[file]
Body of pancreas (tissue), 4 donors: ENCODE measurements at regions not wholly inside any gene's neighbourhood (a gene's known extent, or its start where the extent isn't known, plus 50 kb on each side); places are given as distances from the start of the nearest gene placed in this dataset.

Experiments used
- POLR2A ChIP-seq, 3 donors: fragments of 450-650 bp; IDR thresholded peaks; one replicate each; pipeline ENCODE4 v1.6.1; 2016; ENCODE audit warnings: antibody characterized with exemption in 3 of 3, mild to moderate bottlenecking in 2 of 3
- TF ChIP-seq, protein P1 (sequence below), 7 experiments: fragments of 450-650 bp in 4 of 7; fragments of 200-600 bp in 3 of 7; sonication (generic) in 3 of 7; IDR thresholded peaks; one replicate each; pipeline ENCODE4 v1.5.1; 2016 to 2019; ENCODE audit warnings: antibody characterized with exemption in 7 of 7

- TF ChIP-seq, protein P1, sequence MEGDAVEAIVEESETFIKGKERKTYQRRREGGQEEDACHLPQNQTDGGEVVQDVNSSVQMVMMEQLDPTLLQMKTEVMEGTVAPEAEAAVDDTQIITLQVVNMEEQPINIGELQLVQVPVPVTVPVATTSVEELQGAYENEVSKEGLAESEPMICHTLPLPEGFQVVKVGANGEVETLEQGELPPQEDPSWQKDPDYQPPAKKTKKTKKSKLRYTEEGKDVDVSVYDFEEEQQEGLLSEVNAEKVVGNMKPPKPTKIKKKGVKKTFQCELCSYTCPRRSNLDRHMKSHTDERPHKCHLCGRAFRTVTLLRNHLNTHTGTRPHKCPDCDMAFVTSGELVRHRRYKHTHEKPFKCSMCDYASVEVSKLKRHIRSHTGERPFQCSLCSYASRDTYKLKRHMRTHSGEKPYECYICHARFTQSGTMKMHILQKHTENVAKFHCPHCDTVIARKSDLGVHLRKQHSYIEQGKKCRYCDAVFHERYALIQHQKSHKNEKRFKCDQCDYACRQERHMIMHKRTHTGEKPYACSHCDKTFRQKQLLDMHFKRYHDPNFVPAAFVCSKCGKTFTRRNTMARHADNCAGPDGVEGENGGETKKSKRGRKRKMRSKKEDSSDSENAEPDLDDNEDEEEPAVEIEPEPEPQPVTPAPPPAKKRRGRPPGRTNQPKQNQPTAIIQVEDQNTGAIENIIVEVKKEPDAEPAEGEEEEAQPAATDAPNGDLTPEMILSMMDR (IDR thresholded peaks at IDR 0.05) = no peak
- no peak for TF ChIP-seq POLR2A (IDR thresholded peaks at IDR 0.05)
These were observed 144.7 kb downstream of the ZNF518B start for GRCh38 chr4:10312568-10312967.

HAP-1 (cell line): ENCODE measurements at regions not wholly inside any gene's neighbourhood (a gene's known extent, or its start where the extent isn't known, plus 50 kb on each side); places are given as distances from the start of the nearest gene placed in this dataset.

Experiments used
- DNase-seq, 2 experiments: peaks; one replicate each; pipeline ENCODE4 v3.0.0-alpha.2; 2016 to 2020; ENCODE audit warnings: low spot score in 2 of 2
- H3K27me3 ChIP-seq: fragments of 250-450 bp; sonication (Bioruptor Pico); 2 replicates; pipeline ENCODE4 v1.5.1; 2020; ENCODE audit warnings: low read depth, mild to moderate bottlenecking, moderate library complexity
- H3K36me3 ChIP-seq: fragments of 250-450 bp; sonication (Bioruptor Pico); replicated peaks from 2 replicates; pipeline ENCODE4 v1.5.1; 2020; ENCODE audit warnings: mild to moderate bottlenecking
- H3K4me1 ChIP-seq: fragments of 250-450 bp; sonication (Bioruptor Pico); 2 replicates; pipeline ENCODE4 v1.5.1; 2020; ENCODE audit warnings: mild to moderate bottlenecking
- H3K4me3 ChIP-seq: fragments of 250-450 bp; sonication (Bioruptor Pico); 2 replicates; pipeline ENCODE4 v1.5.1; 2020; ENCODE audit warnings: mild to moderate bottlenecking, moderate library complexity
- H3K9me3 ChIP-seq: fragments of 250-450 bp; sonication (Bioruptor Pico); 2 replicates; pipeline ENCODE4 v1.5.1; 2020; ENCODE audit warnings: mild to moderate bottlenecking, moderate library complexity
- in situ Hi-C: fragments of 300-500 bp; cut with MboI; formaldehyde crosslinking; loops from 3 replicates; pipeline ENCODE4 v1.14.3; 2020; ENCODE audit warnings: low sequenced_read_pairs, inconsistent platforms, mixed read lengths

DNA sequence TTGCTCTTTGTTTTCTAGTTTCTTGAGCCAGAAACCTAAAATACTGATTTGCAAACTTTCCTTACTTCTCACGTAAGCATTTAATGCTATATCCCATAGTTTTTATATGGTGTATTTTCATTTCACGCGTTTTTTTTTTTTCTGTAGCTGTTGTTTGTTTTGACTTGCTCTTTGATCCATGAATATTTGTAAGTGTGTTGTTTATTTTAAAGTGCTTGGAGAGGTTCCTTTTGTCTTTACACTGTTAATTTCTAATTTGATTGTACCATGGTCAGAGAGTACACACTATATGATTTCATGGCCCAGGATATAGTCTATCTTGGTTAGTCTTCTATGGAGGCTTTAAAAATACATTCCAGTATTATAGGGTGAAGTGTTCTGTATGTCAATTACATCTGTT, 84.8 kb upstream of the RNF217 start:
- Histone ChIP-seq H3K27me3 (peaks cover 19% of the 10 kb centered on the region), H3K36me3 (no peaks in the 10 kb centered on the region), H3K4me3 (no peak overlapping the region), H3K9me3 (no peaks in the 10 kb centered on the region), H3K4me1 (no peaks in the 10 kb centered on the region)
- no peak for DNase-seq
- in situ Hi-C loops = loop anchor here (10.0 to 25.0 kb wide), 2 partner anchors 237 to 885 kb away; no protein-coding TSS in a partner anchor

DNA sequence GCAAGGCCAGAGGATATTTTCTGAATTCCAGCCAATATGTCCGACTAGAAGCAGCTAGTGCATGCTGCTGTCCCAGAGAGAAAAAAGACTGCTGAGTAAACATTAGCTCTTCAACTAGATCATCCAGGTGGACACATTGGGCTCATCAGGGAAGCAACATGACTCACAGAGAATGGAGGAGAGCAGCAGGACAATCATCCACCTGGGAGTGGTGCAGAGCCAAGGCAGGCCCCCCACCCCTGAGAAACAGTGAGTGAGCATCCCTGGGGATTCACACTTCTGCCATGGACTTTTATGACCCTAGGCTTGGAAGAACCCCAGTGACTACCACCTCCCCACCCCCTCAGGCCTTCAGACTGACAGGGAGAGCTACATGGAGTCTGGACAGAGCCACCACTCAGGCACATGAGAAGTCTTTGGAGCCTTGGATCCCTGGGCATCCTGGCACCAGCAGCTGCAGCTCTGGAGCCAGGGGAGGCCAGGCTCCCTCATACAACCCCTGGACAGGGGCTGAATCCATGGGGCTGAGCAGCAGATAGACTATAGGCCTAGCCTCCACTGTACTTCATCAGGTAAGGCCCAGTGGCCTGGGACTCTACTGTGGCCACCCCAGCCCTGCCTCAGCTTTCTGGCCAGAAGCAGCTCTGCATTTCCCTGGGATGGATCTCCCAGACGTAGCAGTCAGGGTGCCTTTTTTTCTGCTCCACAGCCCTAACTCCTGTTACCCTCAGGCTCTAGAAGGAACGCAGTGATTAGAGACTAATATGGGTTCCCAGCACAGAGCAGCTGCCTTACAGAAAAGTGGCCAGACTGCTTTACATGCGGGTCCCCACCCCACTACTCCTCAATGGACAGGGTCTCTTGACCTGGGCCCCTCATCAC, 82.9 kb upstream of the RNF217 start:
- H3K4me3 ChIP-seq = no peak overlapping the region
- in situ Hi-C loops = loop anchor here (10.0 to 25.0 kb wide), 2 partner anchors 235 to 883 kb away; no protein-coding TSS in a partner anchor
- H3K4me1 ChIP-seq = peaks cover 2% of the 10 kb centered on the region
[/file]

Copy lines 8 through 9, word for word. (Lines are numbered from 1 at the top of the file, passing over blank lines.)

HAP-1 (cell line): ENCODE measurements at regions not wholly inside any gene's neighbourhood (a gene's known extent, or its start where the extent isn't known, plus 50 kb on each side); places are given as distances from the start of the nearest gene placed in this dataset.

Experiments used